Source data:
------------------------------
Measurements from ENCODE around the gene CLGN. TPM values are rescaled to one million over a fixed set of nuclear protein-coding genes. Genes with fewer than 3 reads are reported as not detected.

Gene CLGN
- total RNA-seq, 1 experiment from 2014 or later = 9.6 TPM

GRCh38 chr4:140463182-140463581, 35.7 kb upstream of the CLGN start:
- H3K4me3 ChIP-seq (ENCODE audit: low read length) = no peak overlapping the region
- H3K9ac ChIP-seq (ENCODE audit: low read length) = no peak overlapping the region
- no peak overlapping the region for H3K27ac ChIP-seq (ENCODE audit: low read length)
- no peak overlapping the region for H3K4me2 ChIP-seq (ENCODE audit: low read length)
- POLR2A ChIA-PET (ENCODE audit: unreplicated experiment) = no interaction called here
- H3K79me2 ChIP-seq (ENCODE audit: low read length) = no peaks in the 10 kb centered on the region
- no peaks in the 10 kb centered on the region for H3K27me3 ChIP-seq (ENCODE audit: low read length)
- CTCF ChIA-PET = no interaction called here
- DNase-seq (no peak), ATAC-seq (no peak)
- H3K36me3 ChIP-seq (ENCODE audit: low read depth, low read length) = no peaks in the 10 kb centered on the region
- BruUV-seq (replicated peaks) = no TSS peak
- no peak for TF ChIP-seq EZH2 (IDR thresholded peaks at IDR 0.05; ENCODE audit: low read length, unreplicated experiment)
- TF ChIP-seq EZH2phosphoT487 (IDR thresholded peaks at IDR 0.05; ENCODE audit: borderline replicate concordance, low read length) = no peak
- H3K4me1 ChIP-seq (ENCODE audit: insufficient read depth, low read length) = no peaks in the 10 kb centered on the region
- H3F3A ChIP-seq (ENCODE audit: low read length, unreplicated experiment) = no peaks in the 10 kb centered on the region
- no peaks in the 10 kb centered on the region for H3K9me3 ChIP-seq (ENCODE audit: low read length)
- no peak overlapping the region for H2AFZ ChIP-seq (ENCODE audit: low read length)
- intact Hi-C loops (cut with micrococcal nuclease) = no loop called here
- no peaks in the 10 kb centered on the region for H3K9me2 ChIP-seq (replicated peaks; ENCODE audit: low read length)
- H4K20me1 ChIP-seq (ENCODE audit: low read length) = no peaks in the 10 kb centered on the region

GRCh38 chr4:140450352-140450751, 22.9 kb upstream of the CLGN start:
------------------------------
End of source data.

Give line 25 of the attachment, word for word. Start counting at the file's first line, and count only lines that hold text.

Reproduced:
GRCh38 chr4:140450352-140450751, 22.9 kb upstream of the CLGN start: